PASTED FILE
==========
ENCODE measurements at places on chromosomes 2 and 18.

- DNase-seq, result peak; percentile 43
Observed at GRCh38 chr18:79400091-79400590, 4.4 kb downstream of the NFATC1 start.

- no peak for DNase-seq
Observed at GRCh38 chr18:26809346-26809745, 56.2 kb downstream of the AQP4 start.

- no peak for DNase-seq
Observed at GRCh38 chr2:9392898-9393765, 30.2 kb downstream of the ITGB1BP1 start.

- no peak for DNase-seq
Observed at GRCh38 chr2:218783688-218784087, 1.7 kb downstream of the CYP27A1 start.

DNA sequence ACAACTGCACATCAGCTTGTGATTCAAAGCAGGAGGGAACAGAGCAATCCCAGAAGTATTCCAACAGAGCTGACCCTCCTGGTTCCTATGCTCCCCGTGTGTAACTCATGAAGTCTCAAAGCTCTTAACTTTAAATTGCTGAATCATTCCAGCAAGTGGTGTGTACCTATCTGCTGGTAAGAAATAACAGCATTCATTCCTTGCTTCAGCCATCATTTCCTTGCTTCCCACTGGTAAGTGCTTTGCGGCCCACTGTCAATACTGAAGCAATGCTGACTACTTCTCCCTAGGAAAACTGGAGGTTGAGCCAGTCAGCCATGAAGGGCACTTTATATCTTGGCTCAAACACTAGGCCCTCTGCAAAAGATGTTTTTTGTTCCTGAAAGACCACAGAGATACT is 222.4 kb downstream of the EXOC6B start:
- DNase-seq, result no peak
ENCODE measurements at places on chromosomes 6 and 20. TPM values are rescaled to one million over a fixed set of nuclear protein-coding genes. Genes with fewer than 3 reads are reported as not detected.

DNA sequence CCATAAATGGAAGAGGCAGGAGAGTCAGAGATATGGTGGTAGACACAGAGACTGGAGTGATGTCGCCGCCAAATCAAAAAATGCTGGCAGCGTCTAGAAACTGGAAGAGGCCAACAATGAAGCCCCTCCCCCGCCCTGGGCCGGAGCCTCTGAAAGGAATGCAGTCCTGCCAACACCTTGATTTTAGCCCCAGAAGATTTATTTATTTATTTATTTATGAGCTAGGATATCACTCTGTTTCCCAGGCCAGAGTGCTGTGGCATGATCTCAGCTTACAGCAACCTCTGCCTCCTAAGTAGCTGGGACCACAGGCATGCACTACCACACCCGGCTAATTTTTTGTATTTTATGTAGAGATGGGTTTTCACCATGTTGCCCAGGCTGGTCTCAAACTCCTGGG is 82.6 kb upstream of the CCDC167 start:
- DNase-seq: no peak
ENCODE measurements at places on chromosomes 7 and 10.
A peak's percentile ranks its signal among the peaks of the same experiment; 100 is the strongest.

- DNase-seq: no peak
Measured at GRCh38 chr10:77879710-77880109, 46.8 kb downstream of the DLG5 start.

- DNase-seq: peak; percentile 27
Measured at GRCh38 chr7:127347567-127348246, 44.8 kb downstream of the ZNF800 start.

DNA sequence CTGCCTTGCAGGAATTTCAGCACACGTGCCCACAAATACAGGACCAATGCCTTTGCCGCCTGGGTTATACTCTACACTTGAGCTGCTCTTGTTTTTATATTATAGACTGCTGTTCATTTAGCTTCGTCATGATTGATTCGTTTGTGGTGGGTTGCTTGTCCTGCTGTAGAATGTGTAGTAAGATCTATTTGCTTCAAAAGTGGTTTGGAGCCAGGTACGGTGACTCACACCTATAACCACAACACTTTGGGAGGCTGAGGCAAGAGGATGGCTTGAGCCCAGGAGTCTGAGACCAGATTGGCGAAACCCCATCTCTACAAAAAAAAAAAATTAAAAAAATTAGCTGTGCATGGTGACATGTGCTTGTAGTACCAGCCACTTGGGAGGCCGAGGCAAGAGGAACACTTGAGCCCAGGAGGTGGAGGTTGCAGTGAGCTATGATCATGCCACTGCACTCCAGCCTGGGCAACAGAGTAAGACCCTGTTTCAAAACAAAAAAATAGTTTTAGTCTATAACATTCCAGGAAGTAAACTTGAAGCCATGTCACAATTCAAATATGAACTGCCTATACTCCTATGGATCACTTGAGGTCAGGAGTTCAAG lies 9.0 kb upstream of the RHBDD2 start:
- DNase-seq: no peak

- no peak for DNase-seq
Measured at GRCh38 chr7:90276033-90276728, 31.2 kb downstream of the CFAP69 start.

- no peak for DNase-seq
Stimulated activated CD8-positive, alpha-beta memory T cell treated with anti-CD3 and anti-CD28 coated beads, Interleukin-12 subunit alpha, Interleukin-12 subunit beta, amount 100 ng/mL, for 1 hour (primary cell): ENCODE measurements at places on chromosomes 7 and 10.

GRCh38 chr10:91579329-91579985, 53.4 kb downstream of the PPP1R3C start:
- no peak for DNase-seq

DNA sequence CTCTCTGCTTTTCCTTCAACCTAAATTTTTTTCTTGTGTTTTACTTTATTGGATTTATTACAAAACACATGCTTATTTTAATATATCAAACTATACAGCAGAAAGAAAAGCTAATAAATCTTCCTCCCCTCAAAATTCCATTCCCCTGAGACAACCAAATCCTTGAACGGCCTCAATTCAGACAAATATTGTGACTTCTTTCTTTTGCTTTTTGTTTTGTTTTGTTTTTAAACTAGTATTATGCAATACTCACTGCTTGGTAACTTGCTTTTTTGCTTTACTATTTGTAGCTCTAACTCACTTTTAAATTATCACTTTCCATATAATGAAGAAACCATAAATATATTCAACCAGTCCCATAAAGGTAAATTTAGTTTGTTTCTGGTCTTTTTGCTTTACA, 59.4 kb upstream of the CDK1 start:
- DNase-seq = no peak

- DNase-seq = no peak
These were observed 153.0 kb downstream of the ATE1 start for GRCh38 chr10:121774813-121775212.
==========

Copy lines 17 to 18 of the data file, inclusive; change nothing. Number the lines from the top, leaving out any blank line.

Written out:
- DNase-seq: no peak
Measured at GRCh38 chr10:77879710-77880109, 46.8 kb downstream of the DLG5 start.